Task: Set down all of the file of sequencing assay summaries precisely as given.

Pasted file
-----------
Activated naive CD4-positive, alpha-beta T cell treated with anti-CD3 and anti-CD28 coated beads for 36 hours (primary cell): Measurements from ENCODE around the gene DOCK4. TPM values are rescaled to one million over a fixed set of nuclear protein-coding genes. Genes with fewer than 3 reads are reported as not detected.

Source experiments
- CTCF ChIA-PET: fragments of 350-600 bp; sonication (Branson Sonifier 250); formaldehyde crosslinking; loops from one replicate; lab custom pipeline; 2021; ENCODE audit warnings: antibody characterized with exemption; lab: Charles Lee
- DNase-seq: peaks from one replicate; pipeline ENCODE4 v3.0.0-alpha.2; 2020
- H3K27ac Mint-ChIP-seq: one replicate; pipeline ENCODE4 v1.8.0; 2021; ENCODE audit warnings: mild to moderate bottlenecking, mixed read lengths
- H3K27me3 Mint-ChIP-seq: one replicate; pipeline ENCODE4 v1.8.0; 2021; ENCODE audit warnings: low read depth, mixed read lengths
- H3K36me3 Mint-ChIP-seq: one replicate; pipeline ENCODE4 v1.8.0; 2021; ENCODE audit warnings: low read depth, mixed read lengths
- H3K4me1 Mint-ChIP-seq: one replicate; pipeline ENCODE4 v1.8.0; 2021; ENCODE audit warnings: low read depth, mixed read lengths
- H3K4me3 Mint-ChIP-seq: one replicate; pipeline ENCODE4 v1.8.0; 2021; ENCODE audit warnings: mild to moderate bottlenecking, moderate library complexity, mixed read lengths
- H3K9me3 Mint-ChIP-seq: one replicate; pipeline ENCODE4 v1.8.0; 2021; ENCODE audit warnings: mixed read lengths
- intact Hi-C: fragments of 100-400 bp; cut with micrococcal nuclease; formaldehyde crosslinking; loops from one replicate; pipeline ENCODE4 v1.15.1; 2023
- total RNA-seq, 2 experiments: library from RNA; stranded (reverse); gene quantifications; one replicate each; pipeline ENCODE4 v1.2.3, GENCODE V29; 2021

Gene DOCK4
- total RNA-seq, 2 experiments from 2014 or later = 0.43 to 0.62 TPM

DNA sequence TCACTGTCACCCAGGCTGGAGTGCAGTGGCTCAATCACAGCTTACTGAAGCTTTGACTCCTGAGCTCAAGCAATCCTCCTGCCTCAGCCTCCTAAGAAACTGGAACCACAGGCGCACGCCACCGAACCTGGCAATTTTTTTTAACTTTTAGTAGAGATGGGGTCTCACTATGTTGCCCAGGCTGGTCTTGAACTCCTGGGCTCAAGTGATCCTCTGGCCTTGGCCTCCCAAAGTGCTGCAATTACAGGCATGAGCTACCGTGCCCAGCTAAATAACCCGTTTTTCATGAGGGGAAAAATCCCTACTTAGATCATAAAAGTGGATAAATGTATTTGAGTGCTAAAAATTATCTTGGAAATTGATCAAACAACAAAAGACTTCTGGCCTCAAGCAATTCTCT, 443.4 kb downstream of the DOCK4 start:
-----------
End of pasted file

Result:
Activated naive CD4-positive, alpha-beta T cell treated with anti-CD3 and anti-CD28 coated beads for 36 hours (primary cell): Measurements from ENCODE around the gene DOCK4. TPM values are rescaled to one million over a fixed set of nuclear protein-coding genes. Genes with fewer than 3 reads are reported as not detected.

Source experiments
- CTCF ChIA-PET: fragments of 350-600 bp; sonication (Branson Sonifier 250); formaldehyde crosslinking; loops from one replicate; lab custom pipeline; 2021; ENCODE audit warnings: antibody characterized with exemption; lab: Charles Lee
- DNase-seq: peaks from one replicate; pipeline ENCODE4 v3.0.0-alpha.2; 2020
- H3K27ac Mint-ChIP-seq: one replicate; pipeline ENCODE4 v1.8.0; 2021; ENCODE audit warnings: mild to moderate bottlenecking, mixed read lengths
- H3K27me3 Mint-ChIP-seq: one replicate; pipeline ENCODE4 v1.8.0; 2021; ENCODE audit warnings: low read depth, mixed read lengths
- H3K36me3 Mint-ChIP-seq: one replicate; pipeline ENCODE4 v1.8.0; 2021; ENCODE audit warnings: low read depth, mixed read lengths
- H3K4me1 Mint-ChIP-seq: one replicate; pipeline ENCODE4 v1.8.0; 2021; ENCODE audit warnings: low read depth, mixed read lengths
- H3K4me3 Mint-ChIP-seq: one replicate; pipeline ENCODE4 v1.8.0; 2021; ENCODE audit warnings: mild to moderate bottlenecking, moderate library complexity, mixed read lengths
- H3K9me3 Mint-ChIP-seq: one replicate; pipeline ENCODE4 v1.8.0; 2021; ENCODE audit warnings: mixed read lengths
- intact Hi-C: fragments of 100-400 bp; cut with micrococcal nuclease; formaldehyde crosslinking; loops from one replicate; pipeline ENCODE4 v1.15.1; 2023
- total RNA-seq, 2 experiments: library from RNA; stranded (reverse); gene quantifications; one replicate each; pipeline ENCODE4 v1.2.3, GENCODE V29; 2021

Gene DOCK4
- total RNA-seq, 2 experiments from 2014 or later = 0.43 to 0.62 TPM

DNA sequence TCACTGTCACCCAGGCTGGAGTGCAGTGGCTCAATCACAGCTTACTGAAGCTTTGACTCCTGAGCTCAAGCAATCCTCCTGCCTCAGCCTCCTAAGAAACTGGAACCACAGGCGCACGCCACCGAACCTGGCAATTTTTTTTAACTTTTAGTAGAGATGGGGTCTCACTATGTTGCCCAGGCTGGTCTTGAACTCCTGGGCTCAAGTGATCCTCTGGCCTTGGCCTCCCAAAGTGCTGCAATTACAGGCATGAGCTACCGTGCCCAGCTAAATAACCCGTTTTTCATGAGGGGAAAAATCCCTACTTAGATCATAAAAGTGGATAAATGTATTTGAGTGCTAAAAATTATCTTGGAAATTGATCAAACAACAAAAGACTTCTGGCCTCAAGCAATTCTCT, 443.4 kb downstream of the DOCK4 start: